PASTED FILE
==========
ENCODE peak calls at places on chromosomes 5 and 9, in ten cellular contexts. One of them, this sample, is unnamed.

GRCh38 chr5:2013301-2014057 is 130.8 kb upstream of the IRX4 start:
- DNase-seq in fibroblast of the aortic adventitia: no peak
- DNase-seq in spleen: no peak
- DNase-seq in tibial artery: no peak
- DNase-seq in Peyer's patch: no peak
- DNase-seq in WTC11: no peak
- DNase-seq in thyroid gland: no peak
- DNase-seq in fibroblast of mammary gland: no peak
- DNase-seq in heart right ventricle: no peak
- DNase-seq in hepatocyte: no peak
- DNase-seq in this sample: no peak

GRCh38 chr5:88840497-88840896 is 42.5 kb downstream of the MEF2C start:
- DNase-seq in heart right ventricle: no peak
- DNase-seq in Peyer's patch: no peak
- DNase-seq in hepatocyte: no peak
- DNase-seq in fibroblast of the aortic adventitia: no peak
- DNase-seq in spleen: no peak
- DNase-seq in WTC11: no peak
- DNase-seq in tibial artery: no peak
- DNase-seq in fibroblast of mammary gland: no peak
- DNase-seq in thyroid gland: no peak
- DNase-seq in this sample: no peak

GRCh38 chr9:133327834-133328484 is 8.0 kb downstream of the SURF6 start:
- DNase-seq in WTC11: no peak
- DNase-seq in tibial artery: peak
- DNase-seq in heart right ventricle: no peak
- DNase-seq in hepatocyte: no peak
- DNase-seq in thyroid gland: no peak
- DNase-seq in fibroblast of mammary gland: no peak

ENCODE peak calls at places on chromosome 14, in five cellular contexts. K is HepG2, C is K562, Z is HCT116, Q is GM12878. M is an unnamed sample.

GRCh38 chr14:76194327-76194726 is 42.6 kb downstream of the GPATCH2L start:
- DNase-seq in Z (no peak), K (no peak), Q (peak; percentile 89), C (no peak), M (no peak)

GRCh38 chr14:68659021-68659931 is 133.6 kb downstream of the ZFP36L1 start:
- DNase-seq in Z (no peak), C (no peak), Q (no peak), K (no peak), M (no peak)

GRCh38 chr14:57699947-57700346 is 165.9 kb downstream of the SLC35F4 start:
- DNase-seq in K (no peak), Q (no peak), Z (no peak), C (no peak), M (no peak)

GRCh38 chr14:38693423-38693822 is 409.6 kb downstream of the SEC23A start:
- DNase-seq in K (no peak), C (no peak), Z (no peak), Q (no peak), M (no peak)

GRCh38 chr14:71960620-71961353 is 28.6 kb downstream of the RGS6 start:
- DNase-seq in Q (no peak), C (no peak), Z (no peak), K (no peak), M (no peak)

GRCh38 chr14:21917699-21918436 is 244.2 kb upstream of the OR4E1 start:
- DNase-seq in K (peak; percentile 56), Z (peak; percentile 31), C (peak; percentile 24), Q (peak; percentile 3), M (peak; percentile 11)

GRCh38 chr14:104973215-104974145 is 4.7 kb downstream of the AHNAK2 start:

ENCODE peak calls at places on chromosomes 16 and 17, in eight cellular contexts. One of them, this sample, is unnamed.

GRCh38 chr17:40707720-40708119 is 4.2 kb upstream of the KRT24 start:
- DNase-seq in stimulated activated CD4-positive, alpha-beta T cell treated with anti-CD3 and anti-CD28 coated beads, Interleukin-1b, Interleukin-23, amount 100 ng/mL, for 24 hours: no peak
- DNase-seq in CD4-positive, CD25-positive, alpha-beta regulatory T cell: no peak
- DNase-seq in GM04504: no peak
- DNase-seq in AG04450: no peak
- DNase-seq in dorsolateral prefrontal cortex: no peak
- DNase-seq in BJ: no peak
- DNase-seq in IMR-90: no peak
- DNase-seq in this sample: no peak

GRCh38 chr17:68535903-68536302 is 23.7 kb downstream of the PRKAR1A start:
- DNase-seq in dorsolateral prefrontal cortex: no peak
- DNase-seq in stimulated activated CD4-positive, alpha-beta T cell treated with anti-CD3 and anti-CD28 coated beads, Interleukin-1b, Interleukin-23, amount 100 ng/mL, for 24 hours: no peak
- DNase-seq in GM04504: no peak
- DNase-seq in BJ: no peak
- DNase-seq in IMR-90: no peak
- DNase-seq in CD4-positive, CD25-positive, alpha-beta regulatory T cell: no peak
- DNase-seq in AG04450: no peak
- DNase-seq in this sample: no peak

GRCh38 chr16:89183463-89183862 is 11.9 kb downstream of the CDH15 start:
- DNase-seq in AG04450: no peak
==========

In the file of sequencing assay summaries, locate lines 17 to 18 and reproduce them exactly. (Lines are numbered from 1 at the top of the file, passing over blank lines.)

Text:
- DNase-seq in fibroblast of the aortic adventitia: no peak
- DNase-seq in spleen: no peak